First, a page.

This study compared depressive symptoms in participants with low and high serum 25-hydroxyvitamin D (25(OH)D) levels and examined whether supplementation with vitamin D3 would improve symptoms in those with low serum 25(OH)D levels. Participants with low 25(OH)D levels were randomised to either placebo or 40 000 IU vitamin D3 per week for 6 months. Individuals with high serum 25(OH)D levels were used as nested controls. Depressive symptoms were evaluated with the Beck Depression Inventory, Hospital Anxiety and Depression Scale, Seasonal Pattern Assessment Scale and Montgomery–Åsberg Depression Rating Scale.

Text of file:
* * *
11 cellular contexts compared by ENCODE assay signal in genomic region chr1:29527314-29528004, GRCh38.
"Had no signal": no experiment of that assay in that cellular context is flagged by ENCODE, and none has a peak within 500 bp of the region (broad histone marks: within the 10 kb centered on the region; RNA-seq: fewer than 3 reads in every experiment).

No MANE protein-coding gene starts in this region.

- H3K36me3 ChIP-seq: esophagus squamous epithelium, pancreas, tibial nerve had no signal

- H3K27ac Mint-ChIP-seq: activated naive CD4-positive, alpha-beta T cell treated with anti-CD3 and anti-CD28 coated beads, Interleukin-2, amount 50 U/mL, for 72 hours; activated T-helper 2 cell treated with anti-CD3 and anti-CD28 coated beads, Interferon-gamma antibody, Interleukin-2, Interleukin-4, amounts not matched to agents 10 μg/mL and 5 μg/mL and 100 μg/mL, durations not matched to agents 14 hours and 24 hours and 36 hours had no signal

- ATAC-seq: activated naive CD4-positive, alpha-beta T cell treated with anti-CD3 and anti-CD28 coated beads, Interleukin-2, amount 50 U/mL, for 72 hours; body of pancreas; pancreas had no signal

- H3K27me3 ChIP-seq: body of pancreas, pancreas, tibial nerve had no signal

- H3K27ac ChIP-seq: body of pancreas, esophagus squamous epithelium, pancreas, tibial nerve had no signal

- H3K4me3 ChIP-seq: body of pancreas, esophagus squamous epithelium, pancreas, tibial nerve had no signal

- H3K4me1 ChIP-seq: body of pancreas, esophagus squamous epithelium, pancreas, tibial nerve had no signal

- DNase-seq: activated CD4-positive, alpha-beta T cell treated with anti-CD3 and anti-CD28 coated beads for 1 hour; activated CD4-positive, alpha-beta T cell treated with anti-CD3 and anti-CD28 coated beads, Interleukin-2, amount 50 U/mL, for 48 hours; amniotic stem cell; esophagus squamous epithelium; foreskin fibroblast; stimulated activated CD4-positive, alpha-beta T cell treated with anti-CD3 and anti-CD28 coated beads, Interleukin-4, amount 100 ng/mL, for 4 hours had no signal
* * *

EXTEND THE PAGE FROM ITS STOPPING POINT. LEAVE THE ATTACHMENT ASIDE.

Results: Participants with low 25(OH)D levels (n = 230) at baseline were more depressed (P<0.05) than participants with high 25(OH)D levels (n = 114). In the intervention study no significant effect of high-dose vitamin D was found on depressive symptom scores when compared with placebo.
Conclusions: Low levels of serum 25(OH)D are associated with depressive symptoms, but no effect was found with vitamin D supplementation.
Br J Psychiatry. 2012 Jul 12.
Ed: The author Marie Kjaergaard told Medcape News “This implies that Vitamin D deficiency is the result of depression and not the cause of depression.” One must wonder how Medscape would publish such a statement! I guess we all should take “anti”depressants to protect us against Vitamin D deficiency.